• The report had recommended a total ban on the sale of new diesel cars. But the automotive industry lobbied against it and eventually the Court decided that it was enough if better engine standards were adopted.
      • The report also recommended that a city like Delhi should have at least 10,000 public buses. While the Court did recommend this, it did not follow up on whether this was implemented at all – and it wasn’t.
    • So while auto-rickshaw numbers plummeted, the number of private vehicles – many with polluting diesel engines – were booming.
      • By 2010, Delhi saw more than 1,000 new private vehicles every day. Experts declared that they were responsible for most of Delhi’s pollution crisis.
    • The way to solve the problem was to create a robust, well-funded public transport system — the exact opposite of what the Court had done.
  7. This case shows how PILs can be made into disastrous policies for the public because of the free reign they allow to judges – and to their upper class bias. One judge’s biased understanding of public interest led to the overhaul of the entire transport system of Delhi. While the working class bore the cost of this in the name of the environment, the worst polluters — owners of private cars — were left untouched.
    • This case made the lives of thousands of informal transport workers much worse. While it didn’t interfere at all with the worst offenders — the owners and manufacturers of private automobiles.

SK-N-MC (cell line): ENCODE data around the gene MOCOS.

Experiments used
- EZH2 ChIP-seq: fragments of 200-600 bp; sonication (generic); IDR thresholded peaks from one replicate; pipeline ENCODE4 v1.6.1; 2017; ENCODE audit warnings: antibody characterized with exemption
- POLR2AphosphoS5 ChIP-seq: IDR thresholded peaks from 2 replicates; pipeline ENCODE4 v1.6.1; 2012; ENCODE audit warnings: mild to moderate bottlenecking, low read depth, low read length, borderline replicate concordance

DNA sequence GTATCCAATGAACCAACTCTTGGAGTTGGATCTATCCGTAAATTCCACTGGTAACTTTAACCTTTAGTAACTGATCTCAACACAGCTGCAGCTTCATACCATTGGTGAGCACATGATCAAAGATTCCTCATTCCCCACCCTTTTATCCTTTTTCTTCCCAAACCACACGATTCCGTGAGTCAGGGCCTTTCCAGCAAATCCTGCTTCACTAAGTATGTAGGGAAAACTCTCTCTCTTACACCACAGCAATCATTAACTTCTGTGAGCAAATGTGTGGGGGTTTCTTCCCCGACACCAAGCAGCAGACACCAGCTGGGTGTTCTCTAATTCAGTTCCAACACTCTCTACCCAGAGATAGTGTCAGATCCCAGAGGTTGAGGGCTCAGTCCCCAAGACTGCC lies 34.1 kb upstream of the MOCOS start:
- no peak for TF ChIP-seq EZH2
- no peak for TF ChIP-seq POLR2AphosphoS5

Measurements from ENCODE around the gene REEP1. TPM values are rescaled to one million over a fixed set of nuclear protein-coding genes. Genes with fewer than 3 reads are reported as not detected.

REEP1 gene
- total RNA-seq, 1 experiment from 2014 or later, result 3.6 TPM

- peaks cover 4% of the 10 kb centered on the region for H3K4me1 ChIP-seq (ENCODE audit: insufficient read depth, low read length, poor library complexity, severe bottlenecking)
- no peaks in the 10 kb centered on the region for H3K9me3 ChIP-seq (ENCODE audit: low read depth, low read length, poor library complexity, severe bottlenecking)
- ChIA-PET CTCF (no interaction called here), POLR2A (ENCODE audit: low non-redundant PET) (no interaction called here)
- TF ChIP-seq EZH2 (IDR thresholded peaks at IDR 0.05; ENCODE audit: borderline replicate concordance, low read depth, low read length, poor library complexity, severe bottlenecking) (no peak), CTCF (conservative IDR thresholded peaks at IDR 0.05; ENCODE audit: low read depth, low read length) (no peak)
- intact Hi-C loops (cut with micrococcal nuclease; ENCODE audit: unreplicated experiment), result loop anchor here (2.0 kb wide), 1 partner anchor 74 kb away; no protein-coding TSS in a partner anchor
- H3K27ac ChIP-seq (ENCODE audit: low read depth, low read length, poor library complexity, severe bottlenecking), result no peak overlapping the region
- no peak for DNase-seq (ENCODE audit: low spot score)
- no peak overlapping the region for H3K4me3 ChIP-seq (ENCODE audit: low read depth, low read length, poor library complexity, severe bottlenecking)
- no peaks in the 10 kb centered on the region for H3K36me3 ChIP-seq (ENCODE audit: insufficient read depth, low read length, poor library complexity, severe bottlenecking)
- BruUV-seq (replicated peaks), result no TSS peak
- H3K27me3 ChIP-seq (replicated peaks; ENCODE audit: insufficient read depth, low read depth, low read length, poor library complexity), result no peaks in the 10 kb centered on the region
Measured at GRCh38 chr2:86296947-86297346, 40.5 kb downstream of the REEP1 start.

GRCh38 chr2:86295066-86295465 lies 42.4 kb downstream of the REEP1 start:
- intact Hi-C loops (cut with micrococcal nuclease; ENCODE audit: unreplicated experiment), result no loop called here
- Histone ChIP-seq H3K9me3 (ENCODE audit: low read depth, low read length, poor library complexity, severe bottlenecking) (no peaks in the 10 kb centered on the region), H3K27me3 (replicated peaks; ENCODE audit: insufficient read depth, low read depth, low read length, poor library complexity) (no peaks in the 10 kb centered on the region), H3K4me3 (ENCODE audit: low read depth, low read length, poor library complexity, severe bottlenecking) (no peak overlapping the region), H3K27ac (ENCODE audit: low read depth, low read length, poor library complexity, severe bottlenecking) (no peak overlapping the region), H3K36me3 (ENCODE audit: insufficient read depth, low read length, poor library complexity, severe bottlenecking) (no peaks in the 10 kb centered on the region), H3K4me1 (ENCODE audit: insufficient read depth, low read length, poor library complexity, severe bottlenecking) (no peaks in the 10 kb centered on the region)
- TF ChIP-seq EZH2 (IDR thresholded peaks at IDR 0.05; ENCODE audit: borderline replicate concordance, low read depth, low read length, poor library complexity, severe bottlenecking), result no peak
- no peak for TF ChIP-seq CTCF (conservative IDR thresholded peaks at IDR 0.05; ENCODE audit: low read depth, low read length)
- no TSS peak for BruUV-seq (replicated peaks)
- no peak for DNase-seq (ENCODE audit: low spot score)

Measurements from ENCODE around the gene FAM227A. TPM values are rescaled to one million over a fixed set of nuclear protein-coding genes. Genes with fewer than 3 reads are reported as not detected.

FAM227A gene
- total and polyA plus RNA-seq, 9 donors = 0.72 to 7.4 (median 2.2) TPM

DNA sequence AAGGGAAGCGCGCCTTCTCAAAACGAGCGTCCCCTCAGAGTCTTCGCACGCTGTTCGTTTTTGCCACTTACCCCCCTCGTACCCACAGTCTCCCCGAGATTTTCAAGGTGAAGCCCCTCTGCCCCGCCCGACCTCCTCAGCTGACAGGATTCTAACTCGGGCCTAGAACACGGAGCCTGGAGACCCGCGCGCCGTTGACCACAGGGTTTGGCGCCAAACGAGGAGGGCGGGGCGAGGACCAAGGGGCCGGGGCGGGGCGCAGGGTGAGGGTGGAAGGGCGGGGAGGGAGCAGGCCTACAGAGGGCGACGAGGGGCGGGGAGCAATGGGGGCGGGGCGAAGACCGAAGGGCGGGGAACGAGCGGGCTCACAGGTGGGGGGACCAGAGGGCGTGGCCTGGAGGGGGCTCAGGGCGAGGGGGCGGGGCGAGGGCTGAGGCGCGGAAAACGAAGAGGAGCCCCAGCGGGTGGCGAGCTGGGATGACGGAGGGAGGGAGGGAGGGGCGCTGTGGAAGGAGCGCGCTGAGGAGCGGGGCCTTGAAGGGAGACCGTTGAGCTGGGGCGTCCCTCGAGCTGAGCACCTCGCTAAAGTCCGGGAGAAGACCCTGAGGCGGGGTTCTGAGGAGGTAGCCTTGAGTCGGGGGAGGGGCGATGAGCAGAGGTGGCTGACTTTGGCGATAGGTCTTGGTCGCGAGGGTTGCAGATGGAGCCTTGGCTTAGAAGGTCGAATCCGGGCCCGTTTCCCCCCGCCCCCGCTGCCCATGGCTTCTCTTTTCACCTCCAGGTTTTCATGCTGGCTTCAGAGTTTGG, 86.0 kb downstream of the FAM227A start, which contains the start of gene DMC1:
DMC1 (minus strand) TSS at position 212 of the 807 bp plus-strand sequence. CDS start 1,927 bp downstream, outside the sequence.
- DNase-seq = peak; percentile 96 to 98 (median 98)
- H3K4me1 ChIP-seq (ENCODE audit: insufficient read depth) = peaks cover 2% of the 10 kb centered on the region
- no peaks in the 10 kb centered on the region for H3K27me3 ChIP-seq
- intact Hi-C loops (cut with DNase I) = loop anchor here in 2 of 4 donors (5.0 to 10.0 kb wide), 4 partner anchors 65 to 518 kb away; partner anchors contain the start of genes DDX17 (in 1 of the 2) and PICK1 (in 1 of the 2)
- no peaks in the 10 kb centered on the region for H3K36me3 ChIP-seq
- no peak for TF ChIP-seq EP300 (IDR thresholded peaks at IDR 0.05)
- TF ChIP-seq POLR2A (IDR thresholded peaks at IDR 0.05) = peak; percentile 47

• The upper class judges and lawyers were trying to be environmentalists and somehow in their worldview, “the poor are bizarrely and conveniently seen as responsible for urban pollution and have to bear disproportionately the costs” of moving to a better system.
    • PILs allow judges to enact policies that reflect their arbitrary and often nonsensical whims and beliefs. The flexibility of these cases allows judges to use them to change society in a way that is fundamentally undemocratic.
    • As Bhuwania writes, “The only time the Indian state could carry out such a draconian measure was perhaps during the Emergency regime.”

Source text: The Case that Felled a City: Examining the Politics of Indian Public Interest Litigation through One Case
Publication: South Asia Multidisciplinary Academic Journal (2018)
Author: Anuj Bhuwania

Since this paper was particularly long and complex, we split it into two parts. Read part 2 here.

Note: This summary reflects an argument put forward by one scholar in one paper that we think would be interesting or useful to discuss. It does not represent academic consensus on the topic, which is always growing and evolving. If you would like to know how other scholars have built on or critiqued the arguments presented in this paper, click here to see some of the works that cite it.